What if we never had to look at code to make an app
Monday, May 07, 2018
Visual development tools are what are needed for the future of mobile development says Nate Frechette, CTO and Co-founder of Dropsource, in an exclusive ADM Q&A he talks about why he understands some programmers have to be picky about which tools they use.
ADM: What are some of the key benefits of visual development?
Frechette: Some of the key benefits of visual development include the standardization of an organization’s mobile stack as well as the ability to innovate faster and get feedback from stakeholders to pursue or cease projects. This allows development resources to be better utilized by automating the mundane to make way for new ideas and creative problem solving.
At the same time, visual tools without vendor lock-in offer the added benefit of supplying code written by expert mobile developers, allowing development teams to grow and scale their apps the way they want.
Lastly, visual platforms can provide features that make updating mobile apps to new versions of iOS or Android much easier. This provides peace of mind to organizations who struggle to stay on top of new operating systems and the constantly changing mobile landscape.
ADM: What is the relationship between visual development and native app development?
ADM: What are some of the common misconceptions of visual development?
Frechette: Since not all visual tools on the market are built with the developer in mind, many professional developers hold a misconception that visual tools won’t give them enough control to do what they need to do. In some cases, this is correct, and it’s true that visual tools simply cannot give you the same amount of control as code can. That is a fact, and as a developer myself, I totally get that some developers are hesitant to try visual tools. What’s important for developers to realize is that visual development tools built with developers in mind provide value in their capability to optimize developer workflows for the majority of app development tasks while providing extensibility when needed. For instance, if the platform does not offer a functionality needed for an app, how does a developer remedy that? Can they edit the source code? Is the platform extensible where the developer can contribute to the core offering? Developers need to be able to do their main job; build and deploy the applications needed by business.
Ultimately, the best visual development tools are those that offer enough control while also providing options for extensibility for when the platform cannot keep up with developer demands. This is something I’ve insisted on being a core part of what we’re building at Dropsource: extensibility.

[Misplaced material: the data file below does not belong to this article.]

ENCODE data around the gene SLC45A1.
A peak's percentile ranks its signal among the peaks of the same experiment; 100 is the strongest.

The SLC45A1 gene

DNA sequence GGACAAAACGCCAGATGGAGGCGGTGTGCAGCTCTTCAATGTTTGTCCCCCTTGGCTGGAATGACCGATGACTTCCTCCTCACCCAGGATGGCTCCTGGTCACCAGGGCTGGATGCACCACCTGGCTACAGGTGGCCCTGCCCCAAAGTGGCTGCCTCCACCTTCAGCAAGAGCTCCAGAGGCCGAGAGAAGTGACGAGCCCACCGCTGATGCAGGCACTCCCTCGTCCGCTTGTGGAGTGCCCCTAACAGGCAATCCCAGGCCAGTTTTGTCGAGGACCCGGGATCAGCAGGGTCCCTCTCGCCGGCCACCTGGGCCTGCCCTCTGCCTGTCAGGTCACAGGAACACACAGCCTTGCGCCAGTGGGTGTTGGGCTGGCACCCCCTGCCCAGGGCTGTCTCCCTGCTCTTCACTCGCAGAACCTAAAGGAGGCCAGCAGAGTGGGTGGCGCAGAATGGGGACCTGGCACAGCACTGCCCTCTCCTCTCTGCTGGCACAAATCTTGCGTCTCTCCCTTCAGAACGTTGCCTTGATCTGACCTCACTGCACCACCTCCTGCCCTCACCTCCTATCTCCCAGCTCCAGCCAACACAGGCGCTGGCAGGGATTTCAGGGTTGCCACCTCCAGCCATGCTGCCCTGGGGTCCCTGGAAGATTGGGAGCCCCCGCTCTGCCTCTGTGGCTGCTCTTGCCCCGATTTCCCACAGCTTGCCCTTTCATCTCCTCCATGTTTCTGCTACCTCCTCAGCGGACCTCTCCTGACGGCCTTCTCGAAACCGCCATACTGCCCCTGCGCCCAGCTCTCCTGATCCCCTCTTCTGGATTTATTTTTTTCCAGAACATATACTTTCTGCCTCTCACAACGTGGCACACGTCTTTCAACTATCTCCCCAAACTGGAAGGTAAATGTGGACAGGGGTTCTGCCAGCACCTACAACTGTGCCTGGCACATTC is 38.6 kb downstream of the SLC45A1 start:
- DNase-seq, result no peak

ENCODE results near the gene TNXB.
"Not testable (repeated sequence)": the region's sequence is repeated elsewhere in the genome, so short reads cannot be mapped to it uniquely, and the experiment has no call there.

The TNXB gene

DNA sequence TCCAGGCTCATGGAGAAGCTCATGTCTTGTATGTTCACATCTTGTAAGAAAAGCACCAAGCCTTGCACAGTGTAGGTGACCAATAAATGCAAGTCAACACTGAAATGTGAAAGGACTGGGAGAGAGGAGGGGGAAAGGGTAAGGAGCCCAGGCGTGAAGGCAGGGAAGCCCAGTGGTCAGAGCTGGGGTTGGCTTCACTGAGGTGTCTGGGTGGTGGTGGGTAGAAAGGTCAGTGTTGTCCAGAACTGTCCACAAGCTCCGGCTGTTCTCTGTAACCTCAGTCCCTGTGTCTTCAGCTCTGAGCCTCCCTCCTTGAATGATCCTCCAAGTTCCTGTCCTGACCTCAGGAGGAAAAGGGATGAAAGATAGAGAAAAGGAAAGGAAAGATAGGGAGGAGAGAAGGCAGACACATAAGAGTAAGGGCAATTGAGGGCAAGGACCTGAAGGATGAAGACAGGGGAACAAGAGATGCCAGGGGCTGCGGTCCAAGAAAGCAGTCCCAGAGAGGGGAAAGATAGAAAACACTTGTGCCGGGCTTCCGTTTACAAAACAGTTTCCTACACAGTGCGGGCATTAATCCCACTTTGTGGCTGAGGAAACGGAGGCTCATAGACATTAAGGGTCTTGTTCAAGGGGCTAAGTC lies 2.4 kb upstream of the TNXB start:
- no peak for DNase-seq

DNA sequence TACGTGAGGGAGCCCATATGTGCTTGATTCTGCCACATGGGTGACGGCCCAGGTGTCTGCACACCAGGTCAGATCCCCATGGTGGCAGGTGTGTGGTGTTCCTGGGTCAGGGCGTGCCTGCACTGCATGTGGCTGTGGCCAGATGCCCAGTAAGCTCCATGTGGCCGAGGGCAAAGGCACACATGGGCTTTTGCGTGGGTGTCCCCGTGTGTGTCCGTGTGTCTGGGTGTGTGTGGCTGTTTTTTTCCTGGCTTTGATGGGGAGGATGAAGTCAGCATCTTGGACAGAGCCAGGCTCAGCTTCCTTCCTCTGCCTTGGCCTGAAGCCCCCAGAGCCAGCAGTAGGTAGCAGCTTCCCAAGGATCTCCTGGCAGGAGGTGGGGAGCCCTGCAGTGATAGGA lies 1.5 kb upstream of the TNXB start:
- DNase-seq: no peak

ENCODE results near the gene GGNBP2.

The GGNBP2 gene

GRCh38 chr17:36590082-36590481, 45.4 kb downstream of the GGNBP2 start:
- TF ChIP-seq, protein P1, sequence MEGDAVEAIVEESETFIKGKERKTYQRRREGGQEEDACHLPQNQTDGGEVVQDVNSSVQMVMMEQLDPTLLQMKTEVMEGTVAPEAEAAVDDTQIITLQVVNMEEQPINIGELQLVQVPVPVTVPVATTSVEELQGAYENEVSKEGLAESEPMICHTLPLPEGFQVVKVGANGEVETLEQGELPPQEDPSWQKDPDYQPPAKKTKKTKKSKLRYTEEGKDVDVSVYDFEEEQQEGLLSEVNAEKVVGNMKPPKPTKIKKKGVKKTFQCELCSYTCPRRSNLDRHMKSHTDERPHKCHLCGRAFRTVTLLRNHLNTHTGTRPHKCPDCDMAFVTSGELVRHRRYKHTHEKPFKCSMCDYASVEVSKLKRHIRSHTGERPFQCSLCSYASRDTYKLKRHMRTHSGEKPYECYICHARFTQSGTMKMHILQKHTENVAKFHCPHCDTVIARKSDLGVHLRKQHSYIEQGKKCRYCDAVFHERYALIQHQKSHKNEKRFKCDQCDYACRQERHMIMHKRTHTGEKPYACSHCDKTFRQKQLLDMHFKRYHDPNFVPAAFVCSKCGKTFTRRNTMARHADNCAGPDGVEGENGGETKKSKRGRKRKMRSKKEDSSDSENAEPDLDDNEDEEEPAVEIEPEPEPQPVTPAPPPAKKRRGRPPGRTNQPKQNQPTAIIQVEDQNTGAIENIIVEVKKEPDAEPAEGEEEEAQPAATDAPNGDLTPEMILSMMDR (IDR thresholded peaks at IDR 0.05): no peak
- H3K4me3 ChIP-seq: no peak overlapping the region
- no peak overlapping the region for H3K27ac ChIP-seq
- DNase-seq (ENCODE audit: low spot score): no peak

ADM: Many of the visual development tools currently on the market aren’t built with the developer in mind, which is why adoption rates remain stagnant. How can we make these tools more developer-friendly?
Frechette: I’ve said it before, but the problem with visual development tools on the market until now is that they often fail to understand a developer’s needs and preferences. Visual development must provide enough control for developers to do their job in addition to the tooling and integrations they’ve come to expect from other development tools available to them. This includes tooling for debugging, performance tuning, testing, sharing, change management, deployment and more.
Developers - myself included - tend to be particular about the tools they adopt so it’s important that visual development provide equal, if not greater, value that enables them to do their job even better than before. Visual development shouldn’t be looked at as a replacement for developers, however. Instead, it supplements their efficiency.
ADM: How do you see visual development evolving over the years?
Frechette: I see visual development evolving over the next few years to become more developer friendly - some already have, and it’s only a matter of time before we see additional tools embracing the way developers like to work. Consequently, I think you can expect to see more savvy developers embracing visual development over the next few years as well. Subsequently, I see visual tools being able to continue to abstract some of the developer concepts to enable business line developers to create apps.
ADM: How does visual development contribute to an organization's overall digital transformation?
Frechette: The combination of visual and truly native development technologies enable businesses to fulfill their app aspirations that are so critical to digital transformation. Fully visual app development solutions that provide for truly native development allow organizations to create on-brand and optimal digital experiences. Visual development platforms can eliminate some of the biggest barriers to innovation in the enterprise by giving productivity boosts to developers that allow resources to focus on critical problems.
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